Salary Negotiation Fail, Fixed: What to Do When You Accidentally Lowball Yourself

Is there any part of the interview process that’s more horrifying than answering the dreaded salary requirements question? You can dodge it all you want — and you probably should — but if the hiring manager won’t budge, you’ll probably have to come up with some sort of an answer. Chances are, you’ll know right away if you named a number that was lower than you could have requested. The gleam in the HR person’s eye will tell you all you need to know. The question is, can you improve the situation, or are you stuck with your range?

empty pockets 

(Photo Credit: danielmoyle/Flickr)

It’s not an easy fix, that’s for sure. One reason so many career experts advise you to avoid naming your salary expectations is that once you do, you’re sort of pigeonholed. However, if you get backed into a wall, and cough up a number that you later realize is lower than it needed to be, all is not lost.

If possible, you can use new information to your advantage.

Job applicants often forget that their salary request shouldn’t be based entirely on the history of their earnings. Candidates are hired based on their skills and abilities, and what they’ll bring to the job to which they’re applying. That means that your salary should be a reflection of what you’re going to do, not what you’ve already done.

A little research ahead of time can be really useful, here. Even though you don’t want to be forced to name a salary range, if you can help it, you should have an idea in your head of what’s reasonable. PayScale’s Salary Survey can help you evaluate your skills and experience in the context of the role you’re seeking, not just the jobs you’ve already held.

That said, even if you neglected to do this research before your first interview, it’s not too late. Hopefully, in the course of your discussions with HR and the hiring manager, you’ve learned about the job and its responsibilities. When you receive your formal offer, you can focus on the responsibilities that were less apparently part of the job when you first sat down to discuss the position, and possibly negotiate a higher rate based on that.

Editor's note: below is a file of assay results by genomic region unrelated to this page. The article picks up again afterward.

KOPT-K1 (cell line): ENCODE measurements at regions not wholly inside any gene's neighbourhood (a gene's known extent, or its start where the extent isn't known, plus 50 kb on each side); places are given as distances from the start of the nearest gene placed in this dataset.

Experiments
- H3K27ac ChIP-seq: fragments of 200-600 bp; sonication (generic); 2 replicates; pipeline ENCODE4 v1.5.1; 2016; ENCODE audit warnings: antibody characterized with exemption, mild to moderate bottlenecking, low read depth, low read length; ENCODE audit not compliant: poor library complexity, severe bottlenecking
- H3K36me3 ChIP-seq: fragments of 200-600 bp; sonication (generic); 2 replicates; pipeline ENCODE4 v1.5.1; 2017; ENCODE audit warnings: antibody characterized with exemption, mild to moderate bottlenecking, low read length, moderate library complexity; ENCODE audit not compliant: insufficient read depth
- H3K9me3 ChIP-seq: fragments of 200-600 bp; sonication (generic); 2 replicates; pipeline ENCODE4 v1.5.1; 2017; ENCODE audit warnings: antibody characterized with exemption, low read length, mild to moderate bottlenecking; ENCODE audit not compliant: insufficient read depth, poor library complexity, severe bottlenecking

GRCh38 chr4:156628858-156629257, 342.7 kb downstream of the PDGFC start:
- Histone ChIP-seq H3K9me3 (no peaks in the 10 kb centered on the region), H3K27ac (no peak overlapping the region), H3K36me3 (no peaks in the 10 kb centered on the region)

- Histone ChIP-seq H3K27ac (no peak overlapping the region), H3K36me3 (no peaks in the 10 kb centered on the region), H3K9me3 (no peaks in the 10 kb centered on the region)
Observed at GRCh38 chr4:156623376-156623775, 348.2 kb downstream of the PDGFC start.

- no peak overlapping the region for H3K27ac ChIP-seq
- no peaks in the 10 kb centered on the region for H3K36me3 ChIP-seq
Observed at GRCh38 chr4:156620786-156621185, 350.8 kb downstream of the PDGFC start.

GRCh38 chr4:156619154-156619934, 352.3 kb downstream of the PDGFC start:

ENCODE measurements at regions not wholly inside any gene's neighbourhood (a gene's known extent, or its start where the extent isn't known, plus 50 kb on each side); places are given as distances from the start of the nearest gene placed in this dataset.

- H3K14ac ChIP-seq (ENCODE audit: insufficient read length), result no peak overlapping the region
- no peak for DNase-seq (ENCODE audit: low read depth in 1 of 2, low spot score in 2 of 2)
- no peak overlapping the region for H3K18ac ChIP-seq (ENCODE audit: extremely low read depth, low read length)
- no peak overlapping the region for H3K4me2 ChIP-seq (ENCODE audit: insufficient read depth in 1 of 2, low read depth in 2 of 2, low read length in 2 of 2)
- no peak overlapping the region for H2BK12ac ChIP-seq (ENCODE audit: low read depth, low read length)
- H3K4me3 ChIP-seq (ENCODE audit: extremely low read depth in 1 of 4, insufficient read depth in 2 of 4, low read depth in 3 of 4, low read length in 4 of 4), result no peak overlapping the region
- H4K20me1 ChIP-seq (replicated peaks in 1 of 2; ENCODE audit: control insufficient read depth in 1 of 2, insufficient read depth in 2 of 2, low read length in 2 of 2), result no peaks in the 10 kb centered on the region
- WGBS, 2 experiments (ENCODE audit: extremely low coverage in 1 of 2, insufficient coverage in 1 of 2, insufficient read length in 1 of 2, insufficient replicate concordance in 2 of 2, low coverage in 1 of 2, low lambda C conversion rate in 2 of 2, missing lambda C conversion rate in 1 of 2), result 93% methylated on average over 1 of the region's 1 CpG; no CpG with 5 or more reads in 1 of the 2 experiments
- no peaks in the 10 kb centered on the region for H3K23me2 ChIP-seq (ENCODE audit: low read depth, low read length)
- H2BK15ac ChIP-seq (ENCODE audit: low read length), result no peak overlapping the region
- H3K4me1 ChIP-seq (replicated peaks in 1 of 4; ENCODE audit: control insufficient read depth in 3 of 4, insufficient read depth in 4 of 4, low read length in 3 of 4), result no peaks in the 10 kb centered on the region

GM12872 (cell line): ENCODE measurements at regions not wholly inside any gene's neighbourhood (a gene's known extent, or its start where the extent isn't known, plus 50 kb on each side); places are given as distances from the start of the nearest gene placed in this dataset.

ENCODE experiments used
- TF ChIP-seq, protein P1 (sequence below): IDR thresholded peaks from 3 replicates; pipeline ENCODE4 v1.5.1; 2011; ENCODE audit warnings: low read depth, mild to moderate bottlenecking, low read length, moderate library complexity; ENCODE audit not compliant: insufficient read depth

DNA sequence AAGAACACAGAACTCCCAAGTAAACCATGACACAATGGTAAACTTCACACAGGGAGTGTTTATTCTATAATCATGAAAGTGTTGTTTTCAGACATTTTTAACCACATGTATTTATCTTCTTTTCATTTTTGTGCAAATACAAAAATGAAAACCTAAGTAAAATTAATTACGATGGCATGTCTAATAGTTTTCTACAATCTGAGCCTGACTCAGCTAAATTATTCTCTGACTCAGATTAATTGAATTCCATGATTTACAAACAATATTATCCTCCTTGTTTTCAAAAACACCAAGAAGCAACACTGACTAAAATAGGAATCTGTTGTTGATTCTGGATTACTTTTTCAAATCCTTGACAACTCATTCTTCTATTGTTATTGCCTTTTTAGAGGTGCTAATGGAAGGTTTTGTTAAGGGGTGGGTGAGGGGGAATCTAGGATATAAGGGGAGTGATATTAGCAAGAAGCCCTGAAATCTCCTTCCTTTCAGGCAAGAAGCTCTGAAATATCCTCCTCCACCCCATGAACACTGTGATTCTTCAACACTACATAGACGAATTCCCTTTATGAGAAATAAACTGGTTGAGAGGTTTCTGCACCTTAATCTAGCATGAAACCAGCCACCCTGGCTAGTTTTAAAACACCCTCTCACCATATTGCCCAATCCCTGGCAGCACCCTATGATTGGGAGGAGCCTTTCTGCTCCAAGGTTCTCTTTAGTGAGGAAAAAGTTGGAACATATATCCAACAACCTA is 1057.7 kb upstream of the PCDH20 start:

For example, you might say, “I’m really excited about the possibility of joining the team. Now that I’ve learned more about the role, I feel like my experience with X will be really useful with Y project. Given the job’s responsibilities, I feel like Z would be an appropriate range.”

The goal is the have a plan.

Will it work 100 percent of the time? No. But it doesn’t have to — you might discover that the person you’ve talked to isn’t in charge of determining salary, or that the company offers more than your request as a matter of course.

“Don’t worry about it too much until they give you a formal offer,” suggests Quora user Mark Mahoney, in response to a similar question. “My girlfriend recently went for an interview where she provided a salary range that was extremely low for the position she was applying for. This was the last round, so there was no going back after she found out. They ended up coming back and offering her a salary 30 percent higher than she expected. She is now working there and is very happy.”

Regardless, you can use what you’ve learned this time around to ask more questions before stating your range during the next interview. You might not be able to wriggle out of naming a number, but you can absolutely ask for more information before committing yourself. A good employer should appreciate that kind of thoroughness and caution.

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